• Cut The Crap

Share Your Personal Journey Story

"We don’t need a handful of people doing zero waste perfectly. We need millions of people doing it imperfectly". – Anne Marie Bonneau


Every single person on this planet is unique and at a different stage of conscious sustainable living and consumption. We all have different values and passions, which I have come to notice influences how we go about incorporating our journey to be more sustainable into our lives. What are you doing in your life to start this journey to cut the crap? Small changes really do make a difference, inspire others, and lead to even bigger and better changes! It can be inspiring to see how others are adapting and tweaking their lifestyle, and we would love to support you and your story!


Check out the Personal Journey stories we currently have! It will be updated with inspiring and empowering stories of how people are making changes and how it impacts their life!


Send us your own personal journey story through our contact form, or to zoe.cutthecrap@gmail.com


Here is one of my favorite stories from an amazing individual fighting the Line 3 Pipeline here in Minnesota:

Climate change became real to me because of where I was raised. I grew up farming in Southwestern Wisconsin, and farmers I worked for talked about "100 year floods," with the generational knowledge that those devastating events only happen every so often. They had shut down our school and flooded our community in 2008, when I was in middle school. Then they came again in 2015, filling our steep valleys and causing us to lose crops. Now they've come multiple years in a row while I'm away at college, and they're beginning to have hard conversations about moving whole towns out of the valleys- towns already in increasing poverty due to the dairy crisis. Climate change is happening in my community, eroding slowly at what makes life stable and predictable.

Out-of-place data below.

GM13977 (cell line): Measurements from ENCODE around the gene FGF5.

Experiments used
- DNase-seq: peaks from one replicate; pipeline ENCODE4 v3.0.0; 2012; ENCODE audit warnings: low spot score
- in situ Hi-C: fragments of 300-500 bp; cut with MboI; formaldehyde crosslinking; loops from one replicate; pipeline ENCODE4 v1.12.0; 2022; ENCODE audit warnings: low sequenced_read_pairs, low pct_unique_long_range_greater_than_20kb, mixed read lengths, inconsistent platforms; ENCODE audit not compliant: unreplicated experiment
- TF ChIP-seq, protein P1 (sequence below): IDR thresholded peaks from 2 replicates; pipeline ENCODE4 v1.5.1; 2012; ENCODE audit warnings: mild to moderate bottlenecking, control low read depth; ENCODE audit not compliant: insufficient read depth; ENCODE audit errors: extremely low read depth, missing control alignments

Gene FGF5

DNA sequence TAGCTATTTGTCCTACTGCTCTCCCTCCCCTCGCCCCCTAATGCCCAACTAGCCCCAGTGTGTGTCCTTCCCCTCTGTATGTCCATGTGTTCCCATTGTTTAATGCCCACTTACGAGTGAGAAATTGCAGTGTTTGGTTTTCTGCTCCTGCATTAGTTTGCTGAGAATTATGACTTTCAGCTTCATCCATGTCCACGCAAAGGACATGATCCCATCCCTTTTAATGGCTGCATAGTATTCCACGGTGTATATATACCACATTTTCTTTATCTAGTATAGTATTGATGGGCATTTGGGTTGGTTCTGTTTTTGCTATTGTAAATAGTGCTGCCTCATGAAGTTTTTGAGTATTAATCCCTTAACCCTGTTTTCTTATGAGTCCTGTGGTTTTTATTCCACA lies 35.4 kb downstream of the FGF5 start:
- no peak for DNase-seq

​It's with those communities in mind that I stand for climate justice- both trying to reduce my own emissions and calling on leaders to push for a transition to a more sane society; to create an economy geared toward belonging within the natural environment instead of seeking to extract its way out of it. I see how farmers I know are increasingly in the same struggle as Indigenous folks fighting pipelines in Northern Minnesota- simply wanting to stay on the land and hammer out a dignified living with a healthy environment against the pressures of a quickly changing world. That world is increasingly controlled by corporate power and people who live far away from the land. It's transformative to be a part of the climate movement where people are lifting their voices and making changes, but also sinking a bit deeper into their hearts and the ground under their feet to reconnect and heal. That's what we're really longing for- reconnection and healing.
-Joseph M.

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